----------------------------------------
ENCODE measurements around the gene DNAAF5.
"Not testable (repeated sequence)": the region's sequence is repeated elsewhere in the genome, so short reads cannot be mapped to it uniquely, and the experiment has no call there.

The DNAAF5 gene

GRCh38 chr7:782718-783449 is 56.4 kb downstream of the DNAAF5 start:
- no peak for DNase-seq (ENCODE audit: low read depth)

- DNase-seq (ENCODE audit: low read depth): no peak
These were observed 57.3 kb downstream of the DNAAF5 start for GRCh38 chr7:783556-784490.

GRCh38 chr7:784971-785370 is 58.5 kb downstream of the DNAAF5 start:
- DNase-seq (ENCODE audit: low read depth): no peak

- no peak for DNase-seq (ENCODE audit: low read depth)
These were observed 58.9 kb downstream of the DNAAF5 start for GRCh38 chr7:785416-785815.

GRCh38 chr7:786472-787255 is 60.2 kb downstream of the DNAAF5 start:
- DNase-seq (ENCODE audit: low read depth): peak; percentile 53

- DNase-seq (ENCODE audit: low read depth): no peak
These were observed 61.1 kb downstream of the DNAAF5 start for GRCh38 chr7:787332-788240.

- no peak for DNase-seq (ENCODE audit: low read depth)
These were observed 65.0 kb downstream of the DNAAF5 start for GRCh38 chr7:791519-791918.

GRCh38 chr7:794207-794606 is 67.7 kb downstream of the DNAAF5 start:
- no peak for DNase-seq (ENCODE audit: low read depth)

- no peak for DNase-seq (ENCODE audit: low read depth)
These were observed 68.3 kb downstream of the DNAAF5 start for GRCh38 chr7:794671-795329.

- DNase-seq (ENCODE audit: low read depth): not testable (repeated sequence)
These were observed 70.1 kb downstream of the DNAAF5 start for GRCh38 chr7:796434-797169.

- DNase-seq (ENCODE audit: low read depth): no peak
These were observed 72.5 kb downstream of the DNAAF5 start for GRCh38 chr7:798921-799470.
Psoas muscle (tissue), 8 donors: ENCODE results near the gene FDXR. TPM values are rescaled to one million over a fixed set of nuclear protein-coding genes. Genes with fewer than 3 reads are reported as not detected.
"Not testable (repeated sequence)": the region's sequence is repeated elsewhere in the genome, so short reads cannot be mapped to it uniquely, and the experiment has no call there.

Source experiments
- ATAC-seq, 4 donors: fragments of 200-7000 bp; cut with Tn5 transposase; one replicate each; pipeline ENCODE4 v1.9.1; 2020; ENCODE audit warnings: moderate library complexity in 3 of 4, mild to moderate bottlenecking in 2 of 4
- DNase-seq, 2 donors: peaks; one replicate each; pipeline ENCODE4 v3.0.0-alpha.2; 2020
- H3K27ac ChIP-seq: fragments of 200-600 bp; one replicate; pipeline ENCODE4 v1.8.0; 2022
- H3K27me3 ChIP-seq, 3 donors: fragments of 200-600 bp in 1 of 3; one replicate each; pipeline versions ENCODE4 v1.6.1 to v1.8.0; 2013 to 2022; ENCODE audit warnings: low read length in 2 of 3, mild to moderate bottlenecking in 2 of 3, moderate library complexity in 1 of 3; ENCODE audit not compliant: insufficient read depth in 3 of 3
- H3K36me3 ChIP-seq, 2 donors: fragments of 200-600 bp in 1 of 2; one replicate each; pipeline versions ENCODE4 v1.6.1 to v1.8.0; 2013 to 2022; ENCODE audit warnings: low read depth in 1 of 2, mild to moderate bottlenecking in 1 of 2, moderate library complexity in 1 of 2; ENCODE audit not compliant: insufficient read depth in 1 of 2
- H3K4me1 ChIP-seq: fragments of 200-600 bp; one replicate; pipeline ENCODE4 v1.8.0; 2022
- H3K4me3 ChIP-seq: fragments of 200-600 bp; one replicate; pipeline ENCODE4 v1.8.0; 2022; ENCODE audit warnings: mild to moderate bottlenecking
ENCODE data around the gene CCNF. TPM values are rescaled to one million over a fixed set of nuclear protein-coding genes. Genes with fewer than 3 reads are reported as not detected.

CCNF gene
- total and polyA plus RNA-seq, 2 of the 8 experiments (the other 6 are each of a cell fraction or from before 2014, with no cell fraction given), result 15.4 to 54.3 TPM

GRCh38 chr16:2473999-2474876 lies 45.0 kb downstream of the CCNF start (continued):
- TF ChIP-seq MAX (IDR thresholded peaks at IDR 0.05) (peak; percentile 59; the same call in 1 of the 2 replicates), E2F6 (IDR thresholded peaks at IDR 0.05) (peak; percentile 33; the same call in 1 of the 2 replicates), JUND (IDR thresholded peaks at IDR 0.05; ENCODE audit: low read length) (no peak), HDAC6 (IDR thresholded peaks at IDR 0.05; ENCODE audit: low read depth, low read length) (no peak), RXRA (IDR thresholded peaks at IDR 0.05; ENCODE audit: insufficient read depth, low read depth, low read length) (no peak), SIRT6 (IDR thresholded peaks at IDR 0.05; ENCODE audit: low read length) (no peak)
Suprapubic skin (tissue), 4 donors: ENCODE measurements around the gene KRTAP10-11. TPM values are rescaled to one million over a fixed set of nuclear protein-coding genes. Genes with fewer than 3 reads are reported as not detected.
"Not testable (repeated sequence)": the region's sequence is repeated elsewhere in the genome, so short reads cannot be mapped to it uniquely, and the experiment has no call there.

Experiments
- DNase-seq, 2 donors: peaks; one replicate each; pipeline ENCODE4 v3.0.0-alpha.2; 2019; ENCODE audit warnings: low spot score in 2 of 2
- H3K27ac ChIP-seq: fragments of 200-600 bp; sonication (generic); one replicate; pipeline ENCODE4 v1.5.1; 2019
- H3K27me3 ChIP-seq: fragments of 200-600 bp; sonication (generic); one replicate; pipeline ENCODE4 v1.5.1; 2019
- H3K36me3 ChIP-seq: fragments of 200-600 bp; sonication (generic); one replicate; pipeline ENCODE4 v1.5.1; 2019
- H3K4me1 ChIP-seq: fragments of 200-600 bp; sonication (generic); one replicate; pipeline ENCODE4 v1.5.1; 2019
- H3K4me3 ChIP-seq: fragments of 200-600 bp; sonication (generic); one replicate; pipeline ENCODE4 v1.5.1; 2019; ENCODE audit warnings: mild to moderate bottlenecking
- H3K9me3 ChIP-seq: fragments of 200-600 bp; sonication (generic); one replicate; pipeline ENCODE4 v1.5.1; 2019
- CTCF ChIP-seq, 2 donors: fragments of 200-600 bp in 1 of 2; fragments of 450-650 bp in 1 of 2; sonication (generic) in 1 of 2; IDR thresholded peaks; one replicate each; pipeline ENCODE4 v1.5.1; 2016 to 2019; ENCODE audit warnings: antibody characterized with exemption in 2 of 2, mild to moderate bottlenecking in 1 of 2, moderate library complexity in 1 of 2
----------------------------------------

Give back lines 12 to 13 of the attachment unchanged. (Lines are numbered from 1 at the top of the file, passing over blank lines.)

GRCh38 chr7:786472-787255 is 60.2 kb downstream of the DNAAF5 start:
- DNase-seq (ENCODE audit: low read depth): peak; percentile 53